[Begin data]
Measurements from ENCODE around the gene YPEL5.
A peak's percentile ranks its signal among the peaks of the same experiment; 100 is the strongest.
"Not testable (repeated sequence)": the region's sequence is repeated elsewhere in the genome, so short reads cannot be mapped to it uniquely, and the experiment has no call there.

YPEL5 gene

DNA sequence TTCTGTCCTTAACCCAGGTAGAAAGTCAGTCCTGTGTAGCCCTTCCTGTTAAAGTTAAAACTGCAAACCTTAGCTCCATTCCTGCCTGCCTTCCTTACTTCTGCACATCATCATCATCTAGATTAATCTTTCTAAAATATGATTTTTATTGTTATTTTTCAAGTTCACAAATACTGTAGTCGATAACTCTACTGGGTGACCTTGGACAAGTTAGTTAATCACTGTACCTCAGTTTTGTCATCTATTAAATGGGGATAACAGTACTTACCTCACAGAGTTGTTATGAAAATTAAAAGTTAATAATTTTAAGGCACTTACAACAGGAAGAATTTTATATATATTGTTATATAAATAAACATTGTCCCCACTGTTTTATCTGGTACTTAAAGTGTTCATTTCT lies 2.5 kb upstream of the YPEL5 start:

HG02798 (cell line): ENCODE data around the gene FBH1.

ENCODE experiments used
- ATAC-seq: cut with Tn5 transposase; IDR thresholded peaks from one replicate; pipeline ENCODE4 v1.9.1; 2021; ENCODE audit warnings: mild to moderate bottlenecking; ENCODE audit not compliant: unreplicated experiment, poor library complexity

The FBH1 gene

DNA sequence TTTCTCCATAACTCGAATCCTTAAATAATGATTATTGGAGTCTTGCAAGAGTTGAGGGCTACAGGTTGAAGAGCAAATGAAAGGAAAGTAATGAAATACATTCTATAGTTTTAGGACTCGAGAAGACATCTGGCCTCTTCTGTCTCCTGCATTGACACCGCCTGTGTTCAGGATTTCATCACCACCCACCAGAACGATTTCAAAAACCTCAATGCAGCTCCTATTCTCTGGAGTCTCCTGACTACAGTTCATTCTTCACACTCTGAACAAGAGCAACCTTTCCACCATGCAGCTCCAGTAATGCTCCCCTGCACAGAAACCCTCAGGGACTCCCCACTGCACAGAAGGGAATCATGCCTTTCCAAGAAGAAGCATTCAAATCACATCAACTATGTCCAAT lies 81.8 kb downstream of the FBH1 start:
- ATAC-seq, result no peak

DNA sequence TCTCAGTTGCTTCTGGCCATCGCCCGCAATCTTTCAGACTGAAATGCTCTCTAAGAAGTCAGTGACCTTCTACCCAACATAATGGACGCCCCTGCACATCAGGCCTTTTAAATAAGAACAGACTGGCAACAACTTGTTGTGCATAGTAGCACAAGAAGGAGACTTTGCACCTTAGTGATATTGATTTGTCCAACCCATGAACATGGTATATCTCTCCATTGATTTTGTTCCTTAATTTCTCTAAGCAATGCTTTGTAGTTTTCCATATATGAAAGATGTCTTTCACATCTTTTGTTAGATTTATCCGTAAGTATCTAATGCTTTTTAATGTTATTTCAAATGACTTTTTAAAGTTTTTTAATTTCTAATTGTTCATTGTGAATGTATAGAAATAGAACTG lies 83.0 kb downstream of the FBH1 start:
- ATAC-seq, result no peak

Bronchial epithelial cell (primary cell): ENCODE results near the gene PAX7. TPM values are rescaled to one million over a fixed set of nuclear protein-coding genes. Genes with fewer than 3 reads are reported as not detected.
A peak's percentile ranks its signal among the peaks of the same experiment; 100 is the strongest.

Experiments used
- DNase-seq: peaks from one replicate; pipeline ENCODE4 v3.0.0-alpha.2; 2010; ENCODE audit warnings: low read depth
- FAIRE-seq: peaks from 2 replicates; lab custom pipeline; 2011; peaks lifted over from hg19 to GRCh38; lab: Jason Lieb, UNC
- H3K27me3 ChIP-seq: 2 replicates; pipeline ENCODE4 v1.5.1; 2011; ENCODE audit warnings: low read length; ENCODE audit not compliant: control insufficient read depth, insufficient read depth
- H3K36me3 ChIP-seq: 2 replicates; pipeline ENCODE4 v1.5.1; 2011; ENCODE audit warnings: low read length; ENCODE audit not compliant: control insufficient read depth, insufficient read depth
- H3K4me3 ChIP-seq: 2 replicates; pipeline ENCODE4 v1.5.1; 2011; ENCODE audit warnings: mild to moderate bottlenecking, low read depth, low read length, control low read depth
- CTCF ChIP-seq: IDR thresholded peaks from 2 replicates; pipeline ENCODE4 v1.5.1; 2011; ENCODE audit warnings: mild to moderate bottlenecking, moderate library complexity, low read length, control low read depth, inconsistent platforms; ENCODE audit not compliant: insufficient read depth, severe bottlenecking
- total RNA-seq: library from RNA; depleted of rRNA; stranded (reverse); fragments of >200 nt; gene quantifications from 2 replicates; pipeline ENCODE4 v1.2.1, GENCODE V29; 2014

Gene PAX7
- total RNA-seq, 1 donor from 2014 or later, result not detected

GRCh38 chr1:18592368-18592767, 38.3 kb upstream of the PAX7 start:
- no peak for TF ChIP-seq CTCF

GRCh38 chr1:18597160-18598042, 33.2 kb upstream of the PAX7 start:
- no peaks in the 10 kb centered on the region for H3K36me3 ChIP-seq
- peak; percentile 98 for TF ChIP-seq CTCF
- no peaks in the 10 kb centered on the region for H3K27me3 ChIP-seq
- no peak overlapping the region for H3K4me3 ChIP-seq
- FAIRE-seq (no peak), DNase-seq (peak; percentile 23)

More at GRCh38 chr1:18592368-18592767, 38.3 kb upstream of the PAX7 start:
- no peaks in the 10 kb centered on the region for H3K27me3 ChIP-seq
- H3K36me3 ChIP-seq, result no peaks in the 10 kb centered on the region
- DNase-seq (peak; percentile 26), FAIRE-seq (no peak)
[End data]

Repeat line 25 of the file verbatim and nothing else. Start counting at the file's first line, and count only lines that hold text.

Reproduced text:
- total RNA-seq, 1 donor from 2014 or later, result not detected